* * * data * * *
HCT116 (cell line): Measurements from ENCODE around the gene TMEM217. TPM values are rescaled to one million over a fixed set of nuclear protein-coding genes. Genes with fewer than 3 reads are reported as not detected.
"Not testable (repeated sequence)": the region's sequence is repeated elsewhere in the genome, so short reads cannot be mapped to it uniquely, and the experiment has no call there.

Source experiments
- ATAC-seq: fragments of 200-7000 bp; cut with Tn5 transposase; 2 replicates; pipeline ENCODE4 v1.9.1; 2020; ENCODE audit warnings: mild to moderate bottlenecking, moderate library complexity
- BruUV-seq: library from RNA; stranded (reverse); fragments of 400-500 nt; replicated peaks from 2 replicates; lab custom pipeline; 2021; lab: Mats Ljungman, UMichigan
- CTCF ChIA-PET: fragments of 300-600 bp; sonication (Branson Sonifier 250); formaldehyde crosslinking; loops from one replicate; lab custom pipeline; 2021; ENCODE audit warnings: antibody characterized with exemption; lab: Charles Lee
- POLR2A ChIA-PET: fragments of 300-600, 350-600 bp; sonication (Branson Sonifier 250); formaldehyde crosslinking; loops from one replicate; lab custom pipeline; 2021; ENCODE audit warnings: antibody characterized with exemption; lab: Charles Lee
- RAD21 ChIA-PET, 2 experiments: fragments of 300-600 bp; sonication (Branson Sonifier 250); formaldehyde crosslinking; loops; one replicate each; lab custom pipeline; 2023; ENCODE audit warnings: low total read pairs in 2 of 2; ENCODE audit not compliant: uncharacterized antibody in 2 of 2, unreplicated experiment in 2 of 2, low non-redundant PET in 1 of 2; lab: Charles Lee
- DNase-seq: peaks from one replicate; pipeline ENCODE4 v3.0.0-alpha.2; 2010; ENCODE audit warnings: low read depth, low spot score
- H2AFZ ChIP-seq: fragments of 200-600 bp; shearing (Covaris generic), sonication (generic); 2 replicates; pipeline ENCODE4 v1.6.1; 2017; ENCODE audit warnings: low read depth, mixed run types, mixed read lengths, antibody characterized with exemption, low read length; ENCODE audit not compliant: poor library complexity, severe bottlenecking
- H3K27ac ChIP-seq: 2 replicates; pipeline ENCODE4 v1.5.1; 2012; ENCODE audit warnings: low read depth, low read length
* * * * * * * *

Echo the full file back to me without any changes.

HCT116 (cell line): Measurements from ENCODE around the gene TMEM217. TPM values are rescaled to one million over a fixed set of nuclear protein-coding genes. Genes with fewer than 3 reads are reported as not detected.
"Not testable (repeated sequence)": the region's sequence is repeated elsewhere in the genome, so short reads cannot be mapped to it uniquely, and the experiment has no call there.

Source experiments
- ATAC-seq: fragments of 200-7000 bp; cut with Tn5 transposase; 2 replicates; pipeline ENCODE4 v1.9.1; 2020; ENCODE audit warnings: mild to moderate bottlenecking, moderate library complexity
- BruUV-seq: library from RNA; stranded (reverse); fragments of 400-500 nt; replicated peaks from 2 replicates; lab custom pipeline; 2021; lab: Mats Ljungman, UMichigan
- CTCF ChIA-PET: fragments of 300-600 bp; sonication (Branson Sonifier 250); formaldehyde crosslinking; loops from one replicate; lab custom pipeline; 2021; ENCODE audit warnings: antibody characterized with exemption; lab: Charles Lee
- POLR2A ChIA-PET: fragments of 300-600, 350-600 bp; sonication (Branson Sonifier 250); formaldehyde crosslinking; loops from one replicate; lab custom pipeline; 2021; ENCODE audit warnings: antibody characterized with exemption; lab: Charles Lee
- RAD21 ChIA-PET, 2 experiments: fragments of 300-600 bp; sonication (Branson Sonifier 250); formaldehyde crosslinking; loops; one replicate each; lab custom pipeline; 2023; ENCODE audit warnings: low total read pairs in 2 of 2; ENCODE audit not compliant: uncharacterized antibody in 2 of 2, unreplicated experiment in 2 of 2, low non-redundant PET in 1 of 2; lab: Charles Lee
- DNase-seq: peaks from one replicate; pipeline ENCODE4 v3.0.0-alpha.2; 2010; ENCODE audit warnings: low read depth, low spot score
- H2AFZ ChIP-seq: fragments of 200-600 bp; shearing (Covaris generic), sonication (generic); 2 replicates; pipeline ENCODE4 v1.6.1; 2017; ENCODE audit warnings: low read depth, mixed run types, mixed read lengths, antibody characterized with exemption, low read length; ENCODE audit not compliant: poor library complexity, severe bottlenecking
- H3K27ac ChIP-seq: 2 replicates; pipeline ENCODE4 v1.5.1; 2012; ENCODE audit warnings: low read depth, low read length